Skill-building with Dry Erase Markers

Woman holding a marker

Learning new skills and new information is exciting, but it’s a joy we start to ignore when we get busy. You may have an impulse to learn something new, but always silence it by telling yourself you don’t have the time. “That,” you may say, “is why I need to be more productive: so I can learn these things.”

Lack of time is a valid point. Learning something new takes time, and that time is often scarce. But how about taking advantage of the time you already have? With a dry erase marker, you can add skill-building to your morning routine. You already spend time in the bathroom brushing your teeth, shaving, styling your hair—and that’s just in the morning! That doesn’t take into account all the hand-washing that goes on. Dry erase markers write smoothly on mirrors, and they wipe off just as if the mirror were a whiteboard. So scribble pieces of your new skill set on the mirror and take the time to review and internalize those pieces while you’re going about regular daily activities.

This method works better for skills and information that are memorization-heavy. However, even skills that take practical experience often have memorization components, and by putting memorization time into parts of your day that are already being used for less stimulating tasks, you create more productivity with the same amount of time. Splitting your attention like this may mean it takes a little longer to memorize your new skill than it would if you gave it focused time each day, but if you don’t have the time to focus on it, the dry-erase mirror method ekes more out of your morning routine.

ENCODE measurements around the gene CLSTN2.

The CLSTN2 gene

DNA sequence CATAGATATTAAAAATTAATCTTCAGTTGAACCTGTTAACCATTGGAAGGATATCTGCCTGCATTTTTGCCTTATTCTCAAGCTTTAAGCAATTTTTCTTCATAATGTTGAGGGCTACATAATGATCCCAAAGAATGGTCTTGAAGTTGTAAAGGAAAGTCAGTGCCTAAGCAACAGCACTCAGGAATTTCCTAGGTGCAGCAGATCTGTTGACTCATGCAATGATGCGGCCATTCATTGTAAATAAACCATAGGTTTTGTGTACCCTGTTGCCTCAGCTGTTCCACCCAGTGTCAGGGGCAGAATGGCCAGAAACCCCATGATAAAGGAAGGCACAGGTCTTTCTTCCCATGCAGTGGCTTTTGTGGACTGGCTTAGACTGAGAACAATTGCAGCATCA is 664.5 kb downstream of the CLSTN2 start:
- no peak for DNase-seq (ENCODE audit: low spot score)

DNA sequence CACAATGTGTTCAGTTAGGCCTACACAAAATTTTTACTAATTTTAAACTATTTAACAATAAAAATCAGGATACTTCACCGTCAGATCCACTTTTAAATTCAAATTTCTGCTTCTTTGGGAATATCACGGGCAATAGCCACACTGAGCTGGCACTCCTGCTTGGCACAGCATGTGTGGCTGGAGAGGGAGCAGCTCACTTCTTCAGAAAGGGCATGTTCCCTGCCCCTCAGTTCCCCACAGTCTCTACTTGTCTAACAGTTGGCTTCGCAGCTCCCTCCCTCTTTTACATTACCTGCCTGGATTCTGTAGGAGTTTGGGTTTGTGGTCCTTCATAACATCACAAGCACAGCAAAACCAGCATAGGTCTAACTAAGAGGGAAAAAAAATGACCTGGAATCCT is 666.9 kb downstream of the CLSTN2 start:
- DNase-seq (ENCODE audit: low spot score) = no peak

You probably already have something in mind that you’d like to learn, but if you don’t have something in the queue and want to start honing new skills, here are a few ideas:

  • Expand your vocabulary. Snag a few interesting words from or Merriam-Webster and write them up on your mirror with an abbreviated definition. Either that, or you could put up words you stumble across in your regular reading and aren’t familiar with. Give each set of words a few days to settle in your memory, then swap them out for new ones.
  • Master new keyboard shortcuts. Keyboard shortcuts can make you faster and more productive on the computer and while surfing the internet. Find new ones for the programs you use from tutorial sites and use your mirror to keep them fresh in your mind.
  • Go bilingual. Learning a new language takes a lot of memorization on top of regular practice. Your mirror can help you brush up on your seventh-grade Spanish or help you commit some Chinese characters to memory. Your mirror may not be able to help your pronunciation (it’s a bit tricky to talk with a toothbrush in your mouth), but it can help your reading skills and increase your vocabulary bank.
  • Study Morse code. Even something that doesn’t get used much anymore, like Morse code, can be fun and exciting to learn. Since knowing Morse code is simply memorizing the snippet of code for each letter of the alphabet, it’s perfect for learning in the bathroom (just like the kids in Cheaper by the Dozen).

What skill do you plan to use dry erase markers to learn?

Image by Ambro via


  1. Jun 7, 2011
    5:50 am

    Rocky Romero

    This is an interesting idea for collaborating on a mirror for ideas.

    Will it work to improve ideas?

    • Jun 7, 2011
      11:50 am

      Kristy Stewart

      Or you can collaborate on a glass door or window at the office. Whether or not it would improve ideas is up to those using it. Dry erase markers can only do so much. But it could make ideas more transparent and make people more willing to brainstorm on the “idea window.”

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